Every period you will ever have will be slightly different from every other period you have ever had. Some will be heavier, some will be lighter, some will last close to a week, some will last 3- 4 days. With such variability, it is hard to tell what exactly a “normal” period is. Generally, a “normal” period is said to happen every 28 to 35 days and lasts for about 4-9 days. A light period is any period that is significantly shorter or gentler in flow than your average period, and can be caused by a number of things. Most of the causes aren’t serious and can be easily taken care of, but sometimes a light period can be a sign of an underlying medical problem. Here are some of the things that can cause light or scant periods.
Sometimes early on in a pregnancy, women may find that they have light bleeding and spotting. Obviously if you’re pregnant you’re not actually having your period, but you might think it is a period if that’s what you’re expecting. However, this bleeding is usually lighter in color and doesn’t last as long as a normal period. One of the ways you can test to see if your light period was caused by pregnancy is to take a pregnancy test and see, or wait and see if your next period doesn’t come on time.
Thyroid disorders, autoimmune disorders (such as Grave’s disease), Asher’s Syndrome, and polycystic ovary syndrome (PCOS) are other potential causes for a light period, and are usually also have symptoms such as tiredness, dizziness, weakness and irritability coming along with a light period.
The way your body regulates your menstrual cycle is through hormones. You have many glands in your body that release hormones into your bloodstream when your body clock or inner chemistry is properly aligned to do so. However, there are many things that can interrupt or mess with the chemical balances needed for this to happen normally. Stress, for example, can place a lot of tension on your body and produce a lot of chemicals that mess with the hormonal balance that causes normal periods. Other things that can cause a hormonal imbalance are medications (especially contraceptives), diets, lifestyle changes and excessive exercising.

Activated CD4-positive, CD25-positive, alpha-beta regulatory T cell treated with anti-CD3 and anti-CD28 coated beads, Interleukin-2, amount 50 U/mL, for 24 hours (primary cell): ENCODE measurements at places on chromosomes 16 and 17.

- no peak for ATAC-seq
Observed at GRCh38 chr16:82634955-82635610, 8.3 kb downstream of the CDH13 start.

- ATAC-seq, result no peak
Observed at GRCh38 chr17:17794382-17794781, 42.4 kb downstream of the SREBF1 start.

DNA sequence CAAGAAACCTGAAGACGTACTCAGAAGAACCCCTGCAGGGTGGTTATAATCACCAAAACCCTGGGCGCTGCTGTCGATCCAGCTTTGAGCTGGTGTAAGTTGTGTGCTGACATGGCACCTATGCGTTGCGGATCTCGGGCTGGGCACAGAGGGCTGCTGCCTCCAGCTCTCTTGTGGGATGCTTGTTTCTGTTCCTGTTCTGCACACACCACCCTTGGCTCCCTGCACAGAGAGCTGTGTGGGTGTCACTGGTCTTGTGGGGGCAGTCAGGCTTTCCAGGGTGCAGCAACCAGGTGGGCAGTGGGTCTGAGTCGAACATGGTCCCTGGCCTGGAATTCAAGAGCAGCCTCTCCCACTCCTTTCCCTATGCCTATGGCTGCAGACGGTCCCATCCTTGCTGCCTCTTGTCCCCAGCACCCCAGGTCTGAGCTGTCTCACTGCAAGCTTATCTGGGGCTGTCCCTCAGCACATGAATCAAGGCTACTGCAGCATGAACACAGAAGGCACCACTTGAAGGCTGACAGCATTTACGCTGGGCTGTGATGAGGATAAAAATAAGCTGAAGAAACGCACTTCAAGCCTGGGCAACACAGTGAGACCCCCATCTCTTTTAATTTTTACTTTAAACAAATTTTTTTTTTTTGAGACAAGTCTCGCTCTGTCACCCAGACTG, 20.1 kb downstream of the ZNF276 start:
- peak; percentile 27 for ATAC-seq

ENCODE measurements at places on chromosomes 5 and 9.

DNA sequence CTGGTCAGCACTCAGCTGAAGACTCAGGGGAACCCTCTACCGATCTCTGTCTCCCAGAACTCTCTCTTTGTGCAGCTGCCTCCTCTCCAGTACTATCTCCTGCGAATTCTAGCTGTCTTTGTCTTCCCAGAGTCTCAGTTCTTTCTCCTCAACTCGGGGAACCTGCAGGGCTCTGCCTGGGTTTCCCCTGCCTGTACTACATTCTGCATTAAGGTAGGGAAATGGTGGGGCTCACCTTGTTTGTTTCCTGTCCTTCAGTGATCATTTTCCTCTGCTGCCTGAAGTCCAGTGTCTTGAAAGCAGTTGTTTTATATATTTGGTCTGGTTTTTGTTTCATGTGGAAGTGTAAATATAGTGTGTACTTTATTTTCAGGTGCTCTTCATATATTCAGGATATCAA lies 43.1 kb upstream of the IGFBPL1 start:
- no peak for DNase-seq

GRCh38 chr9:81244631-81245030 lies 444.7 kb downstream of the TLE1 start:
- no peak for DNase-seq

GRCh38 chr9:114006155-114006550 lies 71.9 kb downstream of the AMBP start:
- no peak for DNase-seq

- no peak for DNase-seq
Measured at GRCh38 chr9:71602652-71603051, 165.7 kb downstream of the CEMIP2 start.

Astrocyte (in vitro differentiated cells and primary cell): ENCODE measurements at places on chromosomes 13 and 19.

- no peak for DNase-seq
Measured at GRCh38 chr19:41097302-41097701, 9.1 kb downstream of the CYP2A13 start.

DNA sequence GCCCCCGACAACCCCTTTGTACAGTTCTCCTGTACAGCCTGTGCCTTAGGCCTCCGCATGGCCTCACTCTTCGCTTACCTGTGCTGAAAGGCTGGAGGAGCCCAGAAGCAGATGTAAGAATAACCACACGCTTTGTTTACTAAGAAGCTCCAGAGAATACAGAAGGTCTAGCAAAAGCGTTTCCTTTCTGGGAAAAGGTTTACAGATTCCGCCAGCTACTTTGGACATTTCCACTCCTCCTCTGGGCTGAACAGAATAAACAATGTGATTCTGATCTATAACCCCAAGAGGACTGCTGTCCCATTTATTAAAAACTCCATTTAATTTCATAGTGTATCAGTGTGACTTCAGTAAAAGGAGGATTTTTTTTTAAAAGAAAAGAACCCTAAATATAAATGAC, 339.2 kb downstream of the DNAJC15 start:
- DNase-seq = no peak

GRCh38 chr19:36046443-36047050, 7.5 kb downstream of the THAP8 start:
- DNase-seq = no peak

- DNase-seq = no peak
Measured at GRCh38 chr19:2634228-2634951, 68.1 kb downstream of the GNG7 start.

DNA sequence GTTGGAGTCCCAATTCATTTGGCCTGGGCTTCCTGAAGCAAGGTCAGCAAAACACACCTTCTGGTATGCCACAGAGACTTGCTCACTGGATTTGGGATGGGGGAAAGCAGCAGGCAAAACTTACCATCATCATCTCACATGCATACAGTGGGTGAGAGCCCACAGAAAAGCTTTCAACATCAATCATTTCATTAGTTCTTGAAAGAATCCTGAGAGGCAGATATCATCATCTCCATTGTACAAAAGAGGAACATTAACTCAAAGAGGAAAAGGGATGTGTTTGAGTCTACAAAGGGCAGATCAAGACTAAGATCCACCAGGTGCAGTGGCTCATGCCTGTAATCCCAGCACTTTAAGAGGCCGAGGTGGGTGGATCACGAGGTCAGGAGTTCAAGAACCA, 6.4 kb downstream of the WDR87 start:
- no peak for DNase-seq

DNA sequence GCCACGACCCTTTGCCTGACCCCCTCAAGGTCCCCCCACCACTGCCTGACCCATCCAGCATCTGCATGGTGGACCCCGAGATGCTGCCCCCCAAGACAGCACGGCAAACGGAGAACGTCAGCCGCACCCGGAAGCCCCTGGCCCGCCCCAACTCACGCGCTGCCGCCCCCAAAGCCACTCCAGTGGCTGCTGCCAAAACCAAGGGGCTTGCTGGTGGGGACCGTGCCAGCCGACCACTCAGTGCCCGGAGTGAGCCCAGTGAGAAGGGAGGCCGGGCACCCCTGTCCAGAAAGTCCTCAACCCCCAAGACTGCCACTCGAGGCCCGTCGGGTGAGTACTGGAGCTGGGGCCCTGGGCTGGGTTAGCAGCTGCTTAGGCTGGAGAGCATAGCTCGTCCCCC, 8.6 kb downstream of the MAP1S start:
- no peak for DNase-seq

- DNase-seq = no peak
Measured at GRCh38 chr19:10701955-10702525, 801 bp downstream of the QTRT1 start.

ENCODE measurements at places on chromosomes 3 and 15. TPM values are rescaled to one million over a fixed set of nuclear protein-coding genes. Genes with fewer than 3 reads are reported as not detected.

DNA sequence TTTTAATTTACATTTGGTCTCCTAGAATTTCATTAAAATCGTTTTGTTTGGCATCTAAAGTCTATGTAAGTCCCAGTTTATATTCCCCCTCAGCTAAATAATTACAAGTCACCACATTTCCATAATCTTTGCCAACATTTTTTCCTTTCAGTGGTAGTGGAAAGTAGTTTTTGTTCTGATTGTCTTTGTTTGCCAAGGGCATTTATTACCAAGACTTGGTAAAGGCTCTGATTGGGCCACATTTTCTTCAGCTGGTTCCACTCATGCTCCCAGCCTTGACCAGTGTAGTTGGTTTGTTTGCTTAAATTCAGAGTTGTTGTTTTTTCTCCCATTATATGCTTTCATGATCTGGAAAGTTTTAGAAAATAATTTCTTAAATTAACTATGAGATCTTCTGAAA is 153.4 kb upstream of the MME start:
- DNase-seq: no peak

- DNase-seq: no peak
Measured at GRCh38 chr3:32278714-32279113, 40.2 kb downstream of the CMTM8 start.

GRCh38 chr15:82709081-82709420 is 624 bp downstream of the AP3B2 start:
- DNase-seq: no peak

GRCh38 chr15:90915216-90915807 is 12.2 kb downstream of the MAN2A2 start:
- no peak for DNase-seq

Changes in lifestyle is a very broad category, and can include many things. Getting a new job is a lifestyle change, but the reason it might affect your period is because of higher stress levels. If you just started college, chances are good that your diet probably changed drastically, and that (along with the stress associated with any move) can influence your period. Going onto a new medication can have strange side effects. Even just making massive changes such as going on a diet or starting a difficult exercise regimen can initially have an impact on the normalcy of your period. However, all of these things are temporary fluctuations, and once your body adjusts, your period should return to normal. If it doesn’t, it can be a sign of an underlying problem.
Irregularities in periods are very common to girls just hitting puberty and women just hitting menopause. Therefore, your period might be light if you are very young or are getting along in your years. The changes happening in your body are what is causing the irregularity, and is nothing to be too worried about. It is a normal part of the developmental process that your body is in. If you are young and your period never thickens, don’t worry too much about it – some girls are genetically predisposed to having a lighter than what’s considered normal period. If you talk to your Mom or Grandma you can find out if they also have light periods.
Any long-term change in your period should be treated seriously. A one or two-time occurrence of a really light period probably doesn’t mean much other than you’re more stressed than usual. However, if your period is consistently being irregular, you should go talk to a doctor or gynecologist to make sure that everything is all right and that you don’t have a serious problem causing your light period. It’s their job to make sure that you’re okay, so don’t be afraid or ashamed to talk to them about your period. It may be nothing serious, but it’s better not to take that chance if an abnormally light period is a recurring thing.